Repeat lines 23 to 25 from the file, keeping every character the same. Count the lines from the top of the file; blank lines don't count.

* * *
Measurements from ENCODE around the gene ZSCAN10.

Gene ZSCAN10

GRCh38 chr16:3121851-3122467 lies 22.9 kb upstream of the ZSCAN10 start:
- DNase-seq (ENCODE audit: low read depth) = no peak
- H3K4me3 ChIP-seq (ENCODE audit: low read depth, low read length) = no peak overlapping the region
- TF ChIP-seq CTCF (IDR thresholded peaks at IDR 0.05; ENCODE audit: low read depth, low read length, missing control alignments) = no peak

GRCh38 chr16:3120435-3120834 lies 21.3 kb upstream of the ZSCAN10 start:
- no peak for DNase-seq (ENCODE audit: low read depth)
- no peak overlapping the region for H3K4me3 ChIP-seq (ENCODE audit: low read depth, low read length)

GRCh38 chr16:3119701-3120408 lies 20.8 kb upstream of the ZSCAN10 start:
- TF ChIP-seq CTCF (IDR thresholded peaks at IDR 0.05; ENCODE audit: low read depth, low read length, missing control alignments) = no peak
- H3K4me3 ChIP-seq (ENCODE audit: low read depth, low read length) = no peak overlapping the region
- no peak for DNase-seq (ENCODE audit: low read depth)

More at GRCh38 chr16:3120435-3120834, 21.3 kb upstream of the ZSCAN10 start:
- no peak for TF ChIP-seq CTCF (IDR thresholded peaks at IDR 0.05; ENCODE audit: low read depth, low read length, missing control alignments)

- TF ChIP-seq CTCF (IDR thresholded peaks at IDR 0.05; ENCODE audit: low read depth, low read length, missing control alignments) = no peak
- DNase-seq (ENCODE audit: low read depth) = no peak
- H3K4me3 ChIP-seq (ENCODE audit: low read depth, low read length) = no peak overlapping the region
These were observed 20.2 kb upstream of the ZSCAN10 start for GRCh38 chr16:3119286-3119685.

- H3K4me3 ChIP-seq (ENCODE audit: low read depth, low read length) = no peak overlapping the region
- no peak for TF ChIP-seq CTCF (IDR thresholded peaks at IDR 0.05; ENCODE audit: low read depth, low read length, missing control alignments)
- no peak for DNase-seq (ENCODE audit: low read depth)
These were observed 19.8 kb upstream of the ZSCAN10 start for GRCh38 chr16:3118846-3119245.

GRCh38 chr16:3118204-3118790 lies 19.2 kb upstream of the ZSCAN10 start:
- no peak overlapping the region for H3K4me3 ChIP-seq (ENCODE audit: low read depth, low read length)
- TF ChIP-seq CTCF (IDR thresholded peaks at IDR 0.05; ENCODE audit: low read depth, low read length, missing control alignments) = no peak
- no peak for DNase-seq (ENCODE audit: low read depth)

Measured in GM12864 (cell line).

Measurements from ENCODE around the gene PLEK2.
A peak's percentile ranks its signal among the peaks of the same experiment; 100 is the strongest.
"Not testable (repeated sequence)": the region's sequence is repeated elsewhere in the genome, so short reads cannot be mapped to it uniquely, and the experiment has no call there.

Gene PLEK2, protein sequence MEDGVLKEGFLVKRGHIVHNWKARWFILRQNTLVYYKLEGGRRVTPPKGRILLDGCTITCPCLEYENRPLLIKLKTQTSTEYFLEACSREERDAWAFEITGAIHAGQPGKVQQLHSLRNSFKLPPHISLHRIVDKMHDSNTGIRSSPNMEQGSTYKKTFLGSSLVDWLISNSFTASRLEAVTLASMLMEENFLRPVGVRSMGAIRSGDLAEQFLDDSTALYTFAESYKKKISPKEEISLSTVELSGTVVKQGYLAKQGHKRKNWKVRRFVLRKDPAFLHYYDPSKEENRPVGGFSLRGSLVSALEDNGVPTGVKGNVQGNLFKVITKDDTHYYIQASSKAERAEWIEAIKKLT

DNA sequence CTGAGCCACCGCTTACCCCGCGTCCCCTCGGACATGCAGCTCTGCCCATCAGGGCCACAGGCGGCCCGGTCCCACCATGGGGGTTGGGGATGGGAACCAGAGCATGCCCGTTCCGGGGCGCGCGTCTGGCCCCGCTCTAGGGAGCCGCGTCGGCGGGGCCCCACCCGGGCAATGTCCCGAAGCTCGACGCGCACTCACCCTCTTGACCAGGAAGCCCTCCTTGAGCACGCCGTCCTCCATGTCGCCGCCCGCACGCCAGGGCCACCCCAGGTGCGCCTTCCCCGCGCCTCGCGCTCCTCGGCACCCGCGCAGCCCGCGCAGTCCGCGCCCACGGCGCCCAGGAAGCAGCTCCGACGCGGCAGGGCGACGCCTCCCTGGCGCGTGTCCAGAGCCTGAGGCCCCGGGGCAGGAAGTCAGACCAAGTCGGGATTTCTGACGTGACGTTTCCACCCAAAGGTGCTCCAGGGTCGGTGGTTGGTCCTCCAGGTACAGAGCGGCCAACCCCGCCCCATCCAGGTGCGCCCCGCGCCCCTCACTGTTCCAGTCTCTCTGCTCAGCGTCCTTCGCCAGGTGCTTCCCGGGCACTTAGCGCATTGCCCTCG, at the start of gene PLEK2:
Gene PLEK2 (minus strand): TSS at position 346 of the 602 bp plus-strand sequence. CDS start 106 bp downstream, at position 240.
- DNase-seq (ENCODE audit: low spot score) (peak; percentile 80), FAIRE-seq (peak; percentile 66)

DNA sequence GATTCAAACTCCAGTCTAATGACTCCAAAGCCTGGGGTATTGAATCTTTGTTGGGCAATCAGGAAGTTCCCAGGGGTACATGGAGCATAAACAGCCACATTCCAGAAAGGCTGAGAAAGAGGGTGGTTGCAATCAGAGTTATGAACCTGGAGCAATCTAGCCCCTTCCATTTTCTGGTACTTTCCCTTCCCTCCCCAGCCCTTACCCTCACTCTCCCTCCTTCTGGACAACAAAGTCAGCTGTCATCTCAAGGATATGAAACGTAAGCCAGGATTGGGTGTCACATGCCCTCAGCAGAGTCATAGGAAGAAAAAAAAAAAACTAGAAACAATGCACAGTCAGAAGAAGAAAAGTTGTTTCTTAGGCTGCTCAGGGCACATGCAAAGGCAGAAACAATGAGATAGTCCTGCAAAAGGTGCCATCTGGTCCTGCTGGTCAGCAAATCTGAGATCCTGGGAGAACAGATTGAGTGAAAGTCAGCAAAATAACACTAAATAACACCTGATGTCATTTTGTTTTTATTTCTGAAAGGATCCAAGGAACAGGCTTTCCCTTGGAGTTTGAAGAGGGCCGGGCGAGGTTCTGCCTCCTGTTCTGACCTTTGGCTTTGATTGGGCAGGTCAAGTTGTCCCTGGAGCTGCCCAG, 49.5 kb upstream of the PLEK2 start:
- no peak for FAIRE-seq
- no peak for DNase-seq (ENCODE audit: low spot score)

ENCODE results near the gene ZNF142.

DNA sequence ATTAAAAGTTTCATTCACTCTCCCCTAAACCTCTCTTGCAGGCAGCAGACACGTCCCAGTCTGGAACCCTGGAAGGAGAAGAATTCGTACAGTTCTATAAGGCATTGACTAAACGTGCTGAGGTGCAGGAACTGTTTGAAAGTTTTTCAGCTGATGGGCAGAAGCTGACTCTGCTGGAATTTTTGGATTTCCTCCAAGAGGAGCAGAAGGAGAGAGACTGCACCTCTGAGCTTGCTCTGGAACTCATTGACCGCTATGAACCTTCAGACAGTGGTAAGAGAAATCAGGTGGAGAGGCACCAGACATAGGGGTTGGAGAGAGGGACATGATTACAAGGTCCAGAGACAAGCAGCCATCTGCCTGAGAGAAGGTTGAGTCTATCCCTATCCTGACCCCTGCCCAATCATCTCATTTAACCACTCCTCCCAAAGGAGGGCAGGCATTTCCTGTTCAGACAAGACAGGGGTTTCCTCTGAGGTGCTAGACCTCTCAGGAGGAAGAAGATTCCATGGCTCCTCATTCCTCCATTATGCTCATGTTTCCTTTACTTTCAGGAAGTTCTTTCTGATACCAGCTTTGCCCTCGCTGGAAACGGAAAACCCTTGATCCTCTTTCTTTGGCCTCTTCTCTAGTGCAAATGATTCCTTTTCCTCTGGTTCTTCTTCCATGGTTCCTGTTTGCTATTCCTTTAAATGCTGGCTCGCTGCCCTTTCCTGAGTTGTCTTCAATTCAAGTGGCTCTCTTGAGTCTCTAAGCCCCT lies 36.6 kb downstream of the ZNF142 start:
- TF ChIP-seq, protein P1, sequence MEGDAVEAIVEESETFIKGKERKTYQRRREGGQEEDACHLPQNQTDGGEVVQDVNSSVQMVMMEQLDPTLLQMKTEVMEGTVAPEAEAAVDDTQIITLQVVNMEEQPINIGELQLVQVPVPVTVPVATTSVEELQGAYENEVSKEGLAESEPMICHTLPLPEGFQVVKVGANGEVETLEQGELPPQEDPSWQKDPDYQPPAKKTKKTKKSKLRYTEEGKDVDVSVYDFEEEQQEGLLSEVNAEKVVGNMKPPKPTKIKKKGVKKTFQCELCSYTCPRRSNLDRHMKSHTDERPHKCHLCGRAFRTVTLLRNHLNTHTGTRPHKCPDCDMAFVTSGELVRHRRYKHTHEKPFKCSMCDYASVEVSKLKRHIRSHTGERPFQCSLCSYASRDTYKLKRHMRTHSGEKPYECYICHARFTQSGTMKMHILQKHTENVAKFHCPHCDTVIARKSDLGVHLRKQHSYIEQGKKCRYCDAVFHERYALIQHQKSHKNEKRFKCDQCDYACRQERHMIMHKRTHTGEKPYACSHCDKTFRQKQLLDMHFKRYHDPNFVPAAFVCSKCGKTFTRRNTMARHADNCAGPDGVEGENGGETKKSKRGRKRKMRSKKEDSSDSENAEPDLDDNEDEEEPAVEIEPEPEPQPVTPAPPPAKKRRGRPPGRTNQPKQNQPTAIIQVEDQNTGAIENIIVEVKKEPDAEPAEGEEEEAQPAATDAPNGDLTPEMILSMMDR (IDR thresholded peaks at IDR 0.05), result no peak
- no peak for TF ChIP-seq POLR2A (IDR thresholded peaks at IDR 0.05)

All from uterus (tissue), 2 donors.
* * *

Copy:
These were observed 19.8 kb upstream of the ZSCAN10 start for GRCh38 chr16:3118846-3119245.

GRCh38 chr16:3118204-3118790 lies 19.2 kb upstream of the ZSCAN10 start:
- no peak overlapping the region for H3K4me3 ChIP-seq (ENCODE audit: low read depth, low read length)